How could we forget the days that, whenever we were on the cusp of a major blockbuster movie release, there would always be an accompanying video game tie-in? Over the past several years, video game tie-ins seem to have completely faded away for the most part. It does seem a little strange, considering the amount of billion-dollar movie franchises out there now. It would seem like the natural step to make a tie-in game to capitalise on the popularity of the franchise and IP. But it looks like those days may be coming to an end.
There are so many reasons why video game tie-ins are so few and far between nowadays. Firstly, developers have continued to find fresh and exciting ways to inject new life into established IP to create unique and immersive gaming experiences, displaying far more creative freedom and more scope to develop a sense of identity and personality. Secondly, there seems to have been considerably less interest and demand for them, most likely due to the continuing decline in quality due to rushed development and disappointing sales.
Historically, video game tie-ins have always been a mixed bag and have had varying degrees of quality and success. While there have been some that have some genuine value, there have some that have turned out to be soulless cash grabs – looking at you, PSOne version of Independence Day. In the 80s, licensed film tie-ins were mostly sidescrollers. The most famous 80s tie-in was E.T on the Atari 2600 which lives in infamy of being one of the worst video games of all time with its poor quality, terrible mechanics, rushed development and, well, the fact that it caused the 1983 video game crash. That’s before you think about all of the copies of ET that got buried in a landfill in New Mexico.
During the 1990s, video game tie-ins became more and more popular and even influential. For example, there were games based on popular Disney animated movies, specifically Aladdin, The Lion King and Hercules to name a few. These games adopted the side-scrolling platformer format with their notorious difficulty and were recently remastered for previous and current generation consoles. There’s still a lot of nostalgia attached to them, just like the movies, as seen from lots of popular content creators and players discovering these games for the first time.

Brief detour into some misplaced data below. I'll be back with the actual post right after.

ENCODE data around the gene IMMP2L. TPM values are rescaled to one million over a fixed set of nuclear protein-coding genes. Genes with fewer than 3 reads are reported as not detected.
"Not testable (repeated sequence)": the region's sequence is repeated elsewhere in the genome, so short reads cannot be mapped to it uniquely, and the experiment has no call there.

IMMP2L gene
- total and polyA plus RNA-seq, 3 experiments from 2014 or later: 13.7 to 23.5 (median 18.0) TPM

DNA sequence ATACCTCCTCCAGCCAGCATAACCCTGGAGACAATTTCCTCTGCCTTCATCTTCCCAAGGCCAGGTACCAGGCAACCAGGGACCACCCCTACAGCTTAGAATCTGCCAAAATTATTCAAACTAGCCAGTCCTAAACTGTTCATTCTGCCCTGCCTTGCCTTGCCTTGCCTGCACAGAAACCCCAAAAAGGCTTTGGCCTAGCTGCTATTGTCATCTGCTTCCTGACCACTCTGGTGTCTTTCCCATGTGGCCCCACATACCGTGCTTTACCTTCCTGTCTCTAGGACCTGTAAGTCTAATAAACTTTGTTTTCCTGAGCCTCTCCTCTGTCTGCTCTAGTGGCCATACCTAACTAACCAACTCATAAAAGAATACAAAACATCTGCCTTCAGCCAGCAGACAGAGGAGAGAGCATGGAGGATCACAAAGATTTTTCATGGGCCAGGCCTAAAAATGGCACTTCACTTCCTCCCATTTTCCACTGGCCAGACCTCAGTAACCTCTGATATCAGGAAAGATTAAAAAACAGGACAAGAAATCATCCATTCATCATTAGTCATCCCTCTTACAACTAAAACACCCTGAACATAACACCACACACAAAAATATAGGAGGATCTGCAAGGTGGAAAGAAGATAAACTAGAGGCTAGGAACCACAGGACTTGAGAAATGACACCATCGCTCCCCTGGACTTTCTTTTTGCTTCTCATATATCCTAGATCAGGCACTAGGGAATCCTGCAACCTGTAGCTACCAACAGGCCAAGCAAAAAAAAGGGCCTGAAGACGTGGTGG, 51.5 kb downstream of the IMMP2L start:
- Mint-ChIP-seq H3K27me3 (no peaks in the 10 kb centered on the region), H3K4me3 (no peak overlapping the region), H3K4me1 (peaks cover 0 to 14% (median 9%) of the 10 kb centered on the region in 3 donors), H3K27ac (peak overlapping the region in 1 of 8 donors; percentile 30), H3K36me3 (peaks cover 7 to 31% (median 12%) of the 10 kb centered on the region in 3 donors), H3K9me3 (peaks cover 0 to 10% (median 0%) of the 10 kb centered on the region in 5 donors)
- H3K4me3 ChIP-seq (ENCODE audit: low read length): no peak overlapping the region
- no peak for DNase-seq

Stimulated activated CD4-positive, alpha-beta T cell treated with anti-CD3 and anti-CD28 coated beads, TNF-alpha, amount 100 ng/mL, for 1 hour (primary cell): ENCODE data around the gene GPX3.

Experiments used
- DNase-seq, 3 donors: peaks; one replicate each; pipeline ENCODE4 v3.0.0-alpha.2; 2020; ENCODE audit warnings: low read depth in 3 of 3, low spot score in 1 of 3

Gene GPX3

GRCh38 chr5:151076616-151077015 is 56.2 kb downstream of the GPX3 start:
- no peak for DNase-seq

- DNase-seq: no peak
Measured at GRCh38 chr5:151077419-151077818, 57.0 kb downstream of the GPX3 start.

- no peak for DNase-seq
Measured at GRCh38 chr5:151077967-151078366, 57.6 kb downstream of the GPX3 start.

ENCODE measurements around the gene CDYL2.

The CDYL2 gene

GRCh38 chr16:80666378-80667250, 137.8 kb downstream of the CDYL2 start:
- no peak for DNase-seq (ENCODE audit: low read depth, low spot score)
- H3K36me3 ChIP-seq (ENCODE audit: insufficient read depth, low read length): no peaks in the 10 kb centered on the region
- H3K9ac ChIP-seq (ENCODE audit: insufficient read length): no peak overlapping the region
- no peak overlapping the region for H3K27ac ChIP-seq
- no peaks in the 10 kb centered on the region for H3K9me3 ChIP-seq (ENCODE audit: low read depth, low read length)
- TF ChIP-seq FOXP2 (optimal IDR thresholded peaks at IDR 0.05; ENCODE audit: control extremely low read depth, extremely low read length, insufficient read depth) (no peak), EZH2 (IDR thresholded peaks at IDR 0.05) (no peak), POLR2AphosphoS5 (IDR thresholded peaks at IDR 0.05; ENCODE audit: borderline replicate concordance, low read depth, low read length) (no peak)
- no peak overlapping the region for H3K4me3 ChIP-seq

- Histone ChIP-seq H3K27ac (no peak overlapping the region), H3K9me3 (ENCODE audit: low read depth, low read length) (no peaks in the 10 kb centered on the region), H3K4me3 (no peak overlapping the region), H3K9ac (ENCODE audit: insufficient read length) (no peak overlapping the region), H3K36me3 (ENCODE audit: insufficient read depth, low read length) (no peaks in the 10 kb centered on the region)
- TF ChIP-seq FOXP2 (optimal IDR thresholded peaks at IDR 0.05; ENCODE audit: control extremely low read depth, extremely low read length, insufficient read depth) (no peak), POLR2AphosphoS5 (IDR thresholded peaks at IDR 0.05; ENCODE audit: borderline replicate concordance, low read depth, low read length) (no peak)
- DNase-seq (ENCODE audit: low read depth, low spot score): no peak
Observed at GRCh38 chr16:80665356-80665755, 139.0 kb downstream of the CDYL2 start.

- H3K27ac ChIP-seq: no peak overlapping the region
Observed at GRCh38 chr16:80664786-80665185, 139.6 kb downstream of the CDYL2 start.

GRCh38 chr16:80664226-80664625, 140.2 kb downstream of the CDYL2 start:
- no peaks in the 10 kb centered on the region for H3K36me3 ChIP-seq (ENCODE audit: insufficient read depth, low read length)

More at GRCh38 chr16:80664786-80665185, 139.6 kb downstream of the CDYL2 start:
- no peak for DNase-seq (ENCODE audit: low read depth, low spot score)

During the transition to 3D, Goldeneye 64 proved to be hugely popular and revolutionised the first-person shooter genre, paving the way for future FPS gaming franchises, such as Call of Duty. It didn’t have many direct references to the movie of the same name that came before it two years prior. But the fact that it came out a couple of years after the release of the movie meant that the developers at Rare had far more time to add polish and ensure that it was of the best quality, particularly when it came to functionality. Die Hard Trilogy, will less enduring, offered up a very loose adaptation of all three films in the trilogy, offering a variety of different experiences as each film was its own game.
The 2000s also provided a lot of tie-in games, a lot of which were based on popular Marvel movies, most notably Spider-Man 2. There were many more tie-in games based on popular movie franchises such as Harry Potter, Lord of the Rings, Pixar, Die Hard, The Matrix, Ghostbusters, and Aliens, just to name a few. Spider-Man 2, despite being tied to the canon of Sam Raimi’s 2004 blockbuster of the same name meaning that there were limitations in terms of narrative, revolutionised the web-swinging traversal mechanic and even today, its influence can be felt in Insomniac’s 2018 Spider-Man and Spider-Man: Miles Morales. There was also X-Men Origins: Wolverine, based on the movie of the same name, which many players claim was far more superior to the actual movie. Chronicles of Riddick: Escape From Butcher Bay won the character of Riddick a bunch more fans than the film franchise, and is perhaps more enduring than the Vin Diesel vehicles themselves.